You write a lot of fantasy is this simply a love of the genre or a way to escape the daily grind. Perhaps both? -
Fantasy was my first love for reads and that’s the main reason I started writing in that genre. Writing of any kind is an escape to me, and reading even more so, so that didn’t really figure into it. And while writing fantasy is one of my favorite things to do, my short stories have run the gauntlet in the speculative fiction field – from a little horror, to humor, hard science fiction, and more.
In the last couple of years some of the new novels I’ve been working on have strayed from the pure fantasy genre, too. Currently, I’m shopping around for a home for an urban fantasy called “Inner Demons”, and the work-in-progress is a science fiction novel. That’s the awesomeness of writing books, you don’t’ ever have to do just the same thing over and over.
Are you exclusive to this genre or do you plan to test the waters and try some others out? -
I’m always eager to try new things, or looking at something old and trying to reinvent it in a different way. Though all the novels I’ve gotten published so far have been solely in the fantasy genre, my short fiction has not. And several of those have ended in anthologies or online magazines. One of the most popular is called Windows and is about a menopausal window washer at an orbiting hotel – this one was pure science fiction. If anyone is interested in checking it out, you can find it at 4 Star Stories in the archive section. The current novel I’m working on is SF as well.
Can you tell me about your experience getting published? -
I’ve always tended to be extremely shy around people until I get to know them. I also hate to approach anyone if I have an agenda, makes me feel fishy. So when I had a couple of manuscripts that I was trying to shop around, I very much avoided this new concept for getting published – networking. But having the novels sit in slush piles for a year or more at a time really wasn’t getting me anywhere. And though I was able to get an agent for a while, they’d not been able to find a publisher for me and later had to close their doors after 9/11 as it presented too many problems for the agency since they were out of state.
Finally I had to face the fact that networking was the only solution out there that might speed things up. So, despite my horrible shyness, I went to a local literary con and got to hear stories and advice about the business from the mouth of published authors at panels there. Better yet, I was able to get names of authors to check out and a few publishing companies that were smaller than the Big Boys, but who were also looking into this new fandangled idea of ebooks. (Yes, it was quite a few years ago.) It was the first time I ever heard of Yard Dog Press and Zumaya Publications. But looking up their websites, I got their submission info, made the required query letters, sample chapters, etc. and sent them off. Yard Dog was closed to submissions, but ZP was looking for more manuscripts. I was amazed when they decided to sign two of the three submissions I’d sent based solely on the three required chapters. And from there a whole new world of work I needed to do opened up before me.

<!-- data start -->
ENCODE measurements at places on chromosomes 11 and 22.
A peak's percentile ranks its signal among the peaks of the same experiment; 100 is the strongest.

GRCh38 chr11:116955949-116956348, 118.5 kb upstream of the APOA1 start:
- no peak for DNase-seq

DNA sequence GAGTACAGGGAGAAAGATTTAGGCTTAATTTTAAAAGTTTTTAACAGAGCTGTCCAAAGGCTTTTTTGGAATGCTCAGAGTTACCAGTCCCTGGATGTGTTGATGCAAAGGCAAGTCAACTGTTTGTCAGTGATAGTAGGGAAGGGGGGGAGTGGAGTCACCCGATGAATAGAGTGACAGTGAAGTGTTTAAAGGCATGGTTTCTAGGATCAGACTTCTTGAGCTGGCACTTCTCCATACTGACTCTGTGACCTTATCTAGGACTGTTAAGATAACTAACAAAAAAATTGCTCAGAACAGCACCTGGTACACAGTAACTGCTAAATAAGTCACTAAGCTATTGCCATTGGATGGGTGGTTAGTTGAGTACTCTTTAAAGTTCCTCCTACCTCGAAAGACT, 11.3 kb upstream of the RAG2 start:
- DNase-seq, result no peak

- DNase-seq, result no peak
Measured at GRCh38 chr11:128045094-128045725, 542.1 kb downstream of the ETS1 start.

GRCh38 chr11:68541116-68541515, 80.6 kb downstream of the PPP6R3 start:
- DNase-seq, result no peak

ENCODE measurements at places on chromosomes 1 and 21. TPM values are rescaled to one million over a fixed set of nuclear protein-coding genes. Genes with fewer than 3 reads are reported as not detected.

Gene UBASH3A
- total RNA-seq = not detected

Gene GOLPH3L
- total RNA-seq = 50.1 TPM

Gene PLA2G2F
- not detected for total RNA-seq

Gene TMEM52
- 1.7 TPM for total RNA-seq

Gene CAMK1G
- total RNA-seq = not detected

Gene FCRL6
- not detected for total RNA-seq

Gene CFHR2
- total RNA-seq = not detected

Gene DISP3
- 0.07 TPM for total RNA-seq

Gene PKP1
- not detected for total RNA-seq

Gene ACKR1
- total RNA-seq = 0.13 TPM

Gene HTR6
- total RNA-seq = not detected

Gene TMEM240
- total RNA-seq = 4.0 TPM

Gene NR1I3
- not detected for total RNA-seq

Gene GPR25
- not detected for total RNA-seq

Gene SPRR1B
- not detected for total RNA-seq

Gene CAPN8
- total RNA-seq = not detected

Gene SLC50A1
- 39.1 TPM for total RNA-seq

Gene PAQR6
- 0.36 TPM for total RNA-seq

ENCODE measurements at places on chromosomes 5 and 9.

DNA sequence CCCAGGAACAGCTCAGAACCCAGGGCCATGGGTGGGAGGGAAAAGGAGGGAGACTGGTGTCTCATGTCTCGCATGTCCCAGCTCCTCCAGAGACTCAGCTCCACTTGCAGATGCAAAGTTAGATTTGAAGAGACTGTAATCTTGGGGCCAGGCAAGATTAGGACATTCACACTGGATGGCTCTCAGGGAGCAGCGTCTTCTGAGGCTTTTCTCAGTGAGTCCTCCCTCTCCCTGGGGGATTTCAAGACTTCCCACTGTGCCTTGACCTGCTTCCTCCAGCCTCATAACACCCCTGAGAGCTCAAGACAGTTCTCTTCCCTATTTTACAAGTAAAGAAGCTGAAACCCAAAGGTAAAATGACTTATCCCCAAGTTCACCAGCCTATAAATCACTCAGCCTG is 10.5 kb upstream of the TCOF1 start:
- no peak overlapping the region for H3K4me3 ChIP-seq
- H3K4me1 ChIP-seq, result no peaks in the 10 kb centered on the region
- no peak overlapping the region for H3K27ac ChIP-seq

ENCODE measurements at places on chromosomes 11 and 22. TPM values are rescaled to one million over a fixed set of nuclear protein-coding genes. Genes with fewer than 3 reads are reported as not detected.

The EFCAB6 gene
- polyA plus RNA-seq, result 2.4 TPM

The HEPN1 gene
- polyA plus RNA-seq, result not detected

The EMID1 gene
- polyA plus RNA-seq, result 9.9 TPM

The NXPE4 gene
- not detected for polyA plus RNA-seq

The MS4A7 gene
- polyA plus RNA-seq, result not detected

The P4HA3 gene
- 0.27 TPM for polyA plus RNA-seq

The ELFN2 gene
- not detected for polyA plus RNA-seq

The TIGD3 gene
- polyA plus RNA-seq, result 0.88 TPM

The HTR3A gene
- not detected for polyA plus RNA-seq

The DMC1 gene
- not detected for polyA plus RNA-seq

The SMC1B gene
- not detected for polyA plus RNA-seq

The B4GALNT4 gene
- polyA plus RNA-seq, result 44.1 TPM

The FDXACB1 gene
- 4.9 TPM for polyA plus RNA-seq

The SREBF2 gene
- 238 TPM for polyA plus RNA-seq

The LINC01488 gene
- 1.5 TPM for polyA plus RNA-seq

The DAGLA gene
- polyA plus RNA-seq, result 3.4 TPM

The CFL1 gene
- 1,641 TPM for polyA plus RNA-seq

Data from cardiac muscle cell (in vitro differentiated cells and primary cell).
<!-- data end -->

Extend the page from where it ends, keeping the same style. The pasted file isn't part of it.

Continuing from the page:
For a new reader which of your books would you recommend they try and why that one? -
If I had to pick one, it would be In the Service of Samurai - a Japanese fantasy that is borderline young adult to adult. Mainly, I’d recommend it because it is unusual. How many novels out there deal with a fantasy Japan where undead samurai and ninja are real? And the medieval Japanese culture is so utterly fascinating and different, so it has a magic all its own.
What do you have in the works for readers ? -
Novel wise, I have two manuscripts currently sitting in the cue to get evaluated by a publisher for possible publication. “Jewel of the Gods” is a fantasy novel where a man gets changed into a woman and blackmailed to help solve a murder. The other is an urban fantasy called “Inner Demons” about a woman who was possessed by a demon for three months and comes back to find her life has been left in utter chaos. She’s not happy about this and wants her questions answered, the culprit found, and then give those involved a little payback.
Aside from that, I’ve been trying to add some free reads to the website here and there. Currently have two free short stories relating back to In the Service of Samurai and The Price of Mercy. Consider them ‘Thank you’ gifts for visitors to the site and for those who’ve read the novels and would like just a little more fun in the particular universes.
Thank you so much for letting me blabber to your readers. Much appreciated!
My thanks right back at you Gloria I totally want to read In The Service of the Samurai now.